How Safe Is Traveling in Peru3 min read
How Safe Is Traveling in Peru
This is our second time visiting South America and first time traveling in Peru for almost three weeks. How safe is traveling in Peru?
Traveling in Peru can be safe if you take certain precautions and stay informed about the current situation. Overall, Peru is a popular tourist destination with many attractions, including Machu Picchu, Lima, Cusco, and the Amazon rainforest. However, like any other country, there are certain safety considerations to keep in mind.
Petty theft, such as pickpocketing and bag snatching, can occur in crowded tourist areas, markets, and public transportation. It’s advisable to be cautious of your belongings, keep an eye on your surroundings, and use common sense to minimize the risk of theft. Luckily, we didn’t encounter any crime and we sort of blend in as there are many Asian descendants in Peru.
Some tourists may encounter scams, particularly in popular tourist areas. Be wary of individuals offering unsolicited assistance, overcharging for services or goods, or engaging in other suspicious activities. We have not encountered any scams as we are very alert of the surrounding due to our past traveling experiences.
Peru has several high-altitude regions, such as Cusco and the Sacred Valley. Altitude sickness can affect individuals who are not acclimatized, causing symptoms like headaches, nausea, and shortness of breath. It’s recommended to take it easy upon arrival, drink plenty of fluids, and consider using medication or consulting a doctor if necessary.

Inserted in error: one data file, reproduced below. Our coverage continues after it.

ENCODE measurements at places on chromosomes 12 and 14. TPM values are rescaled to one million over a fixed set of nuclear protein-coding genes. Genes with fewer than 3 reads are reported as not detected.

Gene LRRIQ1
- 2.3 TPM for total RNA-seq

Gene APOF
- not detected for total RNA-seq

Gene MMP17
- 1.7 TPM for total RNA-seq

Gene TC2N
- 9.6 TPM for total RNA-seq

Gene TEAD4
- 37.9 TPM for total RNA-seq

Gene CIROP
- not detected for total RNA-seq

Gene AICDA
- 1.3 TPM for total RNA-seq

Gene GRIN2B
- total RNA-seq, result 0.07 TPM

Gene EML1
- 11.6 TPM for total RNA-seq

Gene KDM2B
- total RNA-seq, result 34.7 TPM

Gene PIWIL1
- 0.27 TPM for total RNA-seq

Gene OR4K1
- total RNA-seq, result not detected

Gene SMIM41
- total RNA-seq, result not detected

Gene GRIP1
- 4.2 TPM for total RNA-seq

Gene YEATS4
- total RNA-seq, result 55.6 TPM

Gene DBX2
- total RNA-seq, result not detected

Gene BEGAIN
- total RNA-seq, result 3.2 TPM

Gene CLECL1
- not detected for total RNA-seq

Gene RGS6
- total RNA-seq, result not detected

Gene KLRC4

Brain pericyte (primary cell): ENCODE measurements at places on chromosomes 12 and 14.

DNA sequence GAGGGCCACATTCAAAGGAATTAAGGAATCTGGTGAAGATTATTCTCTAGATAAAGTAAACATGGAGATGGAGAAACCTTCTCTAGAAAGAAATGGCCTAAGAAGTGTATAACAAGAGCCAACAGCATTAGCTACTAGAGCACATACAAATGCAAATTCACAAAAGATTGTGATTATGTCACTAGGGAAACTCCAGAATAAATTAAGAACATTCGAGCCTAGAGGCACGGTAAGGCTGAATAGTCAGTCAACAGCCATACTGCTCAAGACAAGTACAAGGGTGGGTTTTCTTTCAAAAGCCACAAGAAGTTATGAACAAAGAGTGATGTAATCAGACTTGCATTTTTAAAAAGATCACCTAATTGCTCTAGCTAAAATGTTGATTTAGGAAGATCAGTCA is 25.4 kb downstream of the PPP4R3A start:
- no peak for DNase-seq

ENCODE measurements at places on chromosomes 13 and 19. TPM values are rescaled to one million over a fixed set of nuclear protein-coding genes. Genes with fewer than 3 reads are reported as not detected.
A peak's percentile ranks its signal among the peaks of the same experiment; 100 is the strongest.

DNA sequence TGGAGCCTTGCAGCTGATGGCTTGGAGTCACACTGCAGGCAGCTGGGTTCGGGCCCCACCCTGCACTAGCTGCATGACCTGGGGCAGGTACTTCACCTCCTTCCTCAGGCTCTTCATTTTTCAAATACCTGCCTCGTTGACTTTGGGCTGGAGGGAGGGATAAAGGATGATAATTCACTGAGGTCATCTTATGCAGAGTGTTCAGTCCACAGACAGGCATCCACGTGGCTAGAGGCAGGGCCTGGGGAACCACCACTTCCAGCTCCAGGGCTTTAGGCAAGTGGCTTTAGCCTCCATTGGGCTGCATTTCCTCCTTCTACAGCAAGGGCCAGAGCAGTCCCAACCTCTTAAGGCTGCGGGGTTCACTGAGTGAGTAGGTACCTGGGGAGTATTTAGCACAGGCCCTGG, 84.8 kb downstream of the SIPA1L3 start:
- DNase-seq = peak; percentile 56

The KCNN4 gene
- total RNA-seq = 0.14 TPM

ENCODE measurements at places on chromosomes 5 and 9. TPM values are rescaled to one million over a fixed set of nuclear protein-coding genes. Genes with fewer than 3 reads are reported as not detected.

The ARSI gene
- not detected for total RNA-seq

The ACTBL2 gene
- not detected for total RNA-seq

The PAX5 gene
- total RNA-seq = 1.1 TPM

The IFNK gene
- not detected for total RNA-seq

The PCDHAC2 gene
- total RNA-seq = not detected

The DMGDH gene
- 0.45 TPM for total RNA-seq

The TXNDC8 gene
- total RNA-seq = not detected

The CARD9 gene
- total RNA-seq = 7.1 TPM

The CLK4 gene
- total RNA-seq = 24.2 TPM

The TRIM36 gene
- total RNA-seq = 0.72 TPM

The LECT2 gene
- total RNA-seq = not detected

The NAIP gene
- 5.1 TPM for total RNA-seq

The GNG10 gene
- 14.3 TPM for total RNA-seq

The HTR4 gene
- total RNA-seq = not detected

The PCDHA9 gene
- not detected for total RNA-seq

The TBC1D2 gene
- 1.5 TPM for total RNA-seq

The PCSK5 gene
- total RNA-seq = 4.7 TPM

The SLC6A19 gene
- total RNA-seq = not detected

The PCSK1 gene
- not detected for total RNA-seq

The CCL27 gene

We took the altitude sickness medication a few days before we flew to Cusco. On top of that, there are Coca leaf tea available in Cusco as the locals take it for high-altitude sickness.
Traffic and road conditions:
Peru’s road infrastructure can vary, and driving conditions may be challenging, especially in rural areas.
There are public transportation including metro and busses but they are pretty old school. Taxis are around and they usually do carpools for taxis.
There are taxi companies that you can book but you must have a local SIM card to register the app.
The traffic condition in Lima is quite bad (not as bad as Jakarta) and the locals love to honk.
Political and social unrest:
While protests and demonstrations can occur in Peru, they are typically localized and rarely target tourists. It’s advisable to stay updated on the current situation, avoid large gatherings or demonstrations, and follow the guidance of local authorities.
We were at Kennedy Park when there was a protest. It was a peaceful protest and no one was hurt.
To ensure a safe and enjoyable trip, it is recommended to do some basic research on places you plan to visit, maintain a respectful attitude towards local customs and traditions, and consider using a reputable tour guide or agency for certain activities. Additionally, it’s always helpful to connect with other travelers or locals for insights and advice on specific locations.
We are lucky to have our Peruvian families to help us out during our travels in Peru. Based on our traveling experience, we can say Peru is very safe for traveling especially in Cusco. If you are planning to visit Peru, you can always reach out for us if we can help. Thanks for reading everyone, we love Peru, the people and their food!